Conspiracy theories have a long history in society, and social platforms offer a fresh new breeding ground for them. Yannis Theocharis, Ana Cardenal, and Soyeon Jin examine which social platforms effectively propagate fake news and conspiracy theories. Their study, Does the platform matter? examines the relationship between social media platforms and the spread of Covid-19 conspiracy theories. The analysis focuses on Facebook Messenger, WhatsApp, YouTube, Twitter, and Facebook, in a two-wave study across 17 countries.
Symmetrical or asymmetrical followership
The research correlates the spread of conspiracy theories to the construct of a communication environment. In other words, it looks at the structural features of followers within each platform. The authors classify a structural design as either symmetrical or asymmetrical followership.
Symmetrical followership environments imply that information is shared with friends and not with strangers. The primary use of this type of platform, like Facebook, is for socialization and entertainment; people predominantly follow people they already know. People see a symmetrical way of connecting as safe and in a comfortable environment — they know the connection points well. Facebook, Messenger, and WhatsApp connections are socially homogeneous.
An asymmetric follower structure runs on weaker social connections, and it’s a follower-based platform where most exchanges between users occur publicly. Twitter is an example of an asymmetric social platform. It is more heterogeneous, mixing in political views and information knowledge.
Interestingly, YouTube’s follower structure is primarily tied to people’s interests and not based on close social connections. Like Twitter, YouTube has an asymmetrical follower structure. Recommendations, including algorithmic ones, create new connections. YouTube’s design also encourages content generators to build audiences and promote themselves. This asymmetrical follower design makes it easy for YouTubers to share content around fringe ideas with their followers.
Research hypotheses and analysis
The researchers developed four hypotheses to test:
- There is a negative relationship between using Twitter for news and holding conspiracy beliefs about Covid-19.
- There is a positive relationship between using Facebook for news and holding conspiracy beliefs about Covid-19.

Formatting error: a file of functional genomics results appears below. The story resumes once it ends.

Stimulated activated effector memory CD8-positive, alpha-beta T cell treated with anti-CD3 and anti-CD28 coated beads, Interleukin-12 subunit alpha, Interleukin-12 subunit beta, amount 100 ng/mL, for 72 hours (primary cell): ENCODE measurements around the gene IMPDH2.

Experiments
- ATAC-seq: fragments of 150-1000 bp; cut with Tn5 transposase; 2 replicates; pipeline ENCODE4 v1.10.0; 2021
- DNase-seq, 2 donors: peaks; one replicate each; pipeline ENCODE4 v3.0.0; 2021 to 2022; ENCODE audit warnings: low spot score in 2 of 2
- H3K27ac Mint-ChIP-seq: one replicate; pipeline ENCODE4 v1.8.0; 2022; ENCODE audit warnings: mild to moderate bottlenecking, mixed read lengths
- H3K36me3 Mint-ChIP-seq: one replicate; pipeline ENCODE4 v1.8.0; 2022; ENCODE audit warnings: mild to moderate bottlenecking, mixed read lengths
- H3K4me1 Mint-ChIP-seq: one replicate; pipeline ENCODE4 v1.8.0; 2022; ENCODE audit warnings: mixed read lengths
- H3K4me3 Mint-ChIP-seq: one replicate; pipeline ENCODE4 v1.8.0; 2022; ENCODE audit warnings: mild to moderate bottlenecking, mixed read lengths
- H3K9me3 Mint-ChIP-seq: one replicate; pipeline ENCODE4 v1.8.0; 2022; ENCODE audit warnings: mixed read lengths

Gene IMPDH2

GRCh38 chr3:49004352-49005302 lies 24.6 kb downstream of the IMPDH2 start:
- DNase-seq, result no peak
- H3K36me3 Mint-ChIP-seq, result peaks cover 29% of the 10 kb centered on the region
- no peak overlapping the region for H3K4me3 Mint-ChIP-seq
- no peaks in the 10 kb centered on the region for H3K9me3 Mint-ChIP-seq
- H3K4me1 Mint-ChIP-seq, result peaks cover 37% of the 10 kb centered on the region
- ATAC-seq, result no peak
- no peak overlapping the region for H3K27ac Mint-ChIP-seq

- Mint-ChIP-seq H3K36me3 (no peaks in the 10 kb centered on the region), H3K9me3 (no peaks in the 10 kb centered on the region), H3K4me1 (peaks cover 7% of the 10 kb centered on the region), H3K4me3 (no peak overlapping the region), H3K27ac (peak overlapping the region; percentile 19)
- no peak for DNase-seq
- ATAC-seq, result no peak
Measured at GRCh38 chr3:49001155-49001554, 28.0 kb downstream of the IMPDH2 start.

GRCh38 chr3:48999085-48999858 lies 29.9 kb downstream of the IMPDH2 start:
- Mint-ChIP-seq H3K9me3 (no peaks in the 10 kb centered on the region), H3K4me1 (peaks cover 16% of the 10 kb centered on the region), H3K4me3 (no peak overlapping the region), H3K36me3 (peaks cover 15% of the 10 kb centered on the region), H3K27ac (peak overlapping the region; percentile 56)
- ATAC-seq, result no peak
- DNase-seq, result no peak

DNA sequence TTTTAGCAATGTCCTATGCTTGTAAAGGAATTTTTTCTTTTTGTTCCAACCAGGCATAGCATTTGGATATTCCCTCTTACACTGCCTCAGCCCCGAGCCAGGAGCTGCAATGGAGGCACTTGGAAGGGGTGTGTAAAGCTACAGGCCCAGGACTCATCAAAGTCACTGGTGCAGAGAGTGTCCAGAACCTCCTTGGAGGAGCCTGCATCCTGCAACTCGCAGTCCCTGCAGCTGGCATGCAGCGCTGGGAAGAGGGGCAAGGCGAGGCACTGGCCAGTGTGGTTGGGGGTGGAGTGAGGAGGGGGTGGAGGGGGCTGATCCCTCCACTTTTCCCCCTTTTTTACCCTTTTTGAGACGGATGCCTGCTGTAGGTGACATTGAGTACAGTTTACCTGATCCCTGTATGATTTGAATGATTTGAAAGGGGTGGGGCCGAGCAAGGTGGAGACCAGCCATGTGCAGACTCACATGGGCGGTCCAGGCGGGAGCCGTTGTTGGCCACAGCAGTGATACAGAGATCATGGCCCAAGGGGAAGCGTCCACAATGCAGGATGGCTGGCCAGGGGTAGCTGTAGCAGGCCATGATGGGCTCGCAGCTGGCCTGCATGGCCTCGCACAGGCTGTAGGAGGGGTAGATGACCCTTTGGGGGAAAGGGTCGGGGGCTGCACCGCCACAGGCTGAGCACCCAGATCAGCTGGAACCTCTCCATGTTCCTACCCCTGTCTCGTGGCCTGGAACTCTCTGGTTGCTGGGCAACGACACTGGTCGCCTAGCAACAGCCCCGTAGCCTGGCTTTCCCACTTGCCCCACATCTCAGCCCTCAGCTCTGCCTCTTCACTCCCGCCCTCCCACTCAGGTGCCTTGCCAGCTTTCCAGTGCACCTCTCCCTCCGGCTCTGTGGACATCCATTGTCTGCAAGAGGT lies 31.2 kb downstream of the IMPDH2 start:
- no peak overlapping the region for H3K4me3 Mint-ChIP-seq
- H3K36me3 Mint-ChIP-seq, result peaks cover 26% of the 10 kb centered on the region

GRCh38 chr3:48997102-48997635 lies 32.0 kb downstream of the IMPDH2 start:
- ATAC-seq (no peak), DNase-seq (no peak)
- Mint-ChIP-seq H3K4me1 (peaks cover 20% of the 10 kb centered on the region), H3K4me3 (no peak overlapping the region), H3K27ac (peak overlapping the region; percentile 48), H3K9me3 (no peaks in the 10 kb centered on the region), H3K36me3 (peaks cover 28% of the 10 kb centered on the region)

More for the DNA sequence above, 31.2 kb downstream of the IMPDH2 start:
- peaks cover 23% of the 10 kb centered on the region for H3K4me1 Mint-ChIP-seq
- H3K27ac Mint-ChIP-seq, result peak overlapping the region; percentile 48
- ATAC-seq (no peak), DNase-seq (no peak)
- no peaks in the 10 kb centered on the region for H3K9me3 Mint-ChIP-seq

- There is a positive relationship between using YouTube for news and holding conspiracy beliefs about Covid-19.
- There is a positive relationship between using messenger services (Facebook Messenger and WhatsApp) for news and holding conspiracy beliefs about Covid-19.
The researchers conducted a two-wave panel survey. Both waves measured core independent variables (use of social media platforms and messenger services) and controls. After the outbreak of Covid, wave two measured the dependent variables — six Covid-19 statements, three were related to conspiracy theories about the origin of Covid-19.
The analysis shows the relationship between social media platforms and messenger services with conspiracy theories. The platforms’ interactive and networking features supply active environments to spread conspiracy theories, and some social platforms offer more effective settings than others. The findings show that usage on Twitter is less effective and negatively affects conspiracy theory beliefs, reducing it by 3% on the conspiracy scale. In contrast, Facebook, YouTube, Messenger, and WhatsApp positively increase conspiracy theories, between 3% and 5%.
Social platforms offer different architectural features and consumer relationship designs: symmetrical and asymmetrical. Follower designs affect how consumers interact with conspiracy theories and intensify their beliefs. Understanding the spread of conspiracy theories and how it differs across social media platforms and messenger services offers insight into strategies to combat this situation.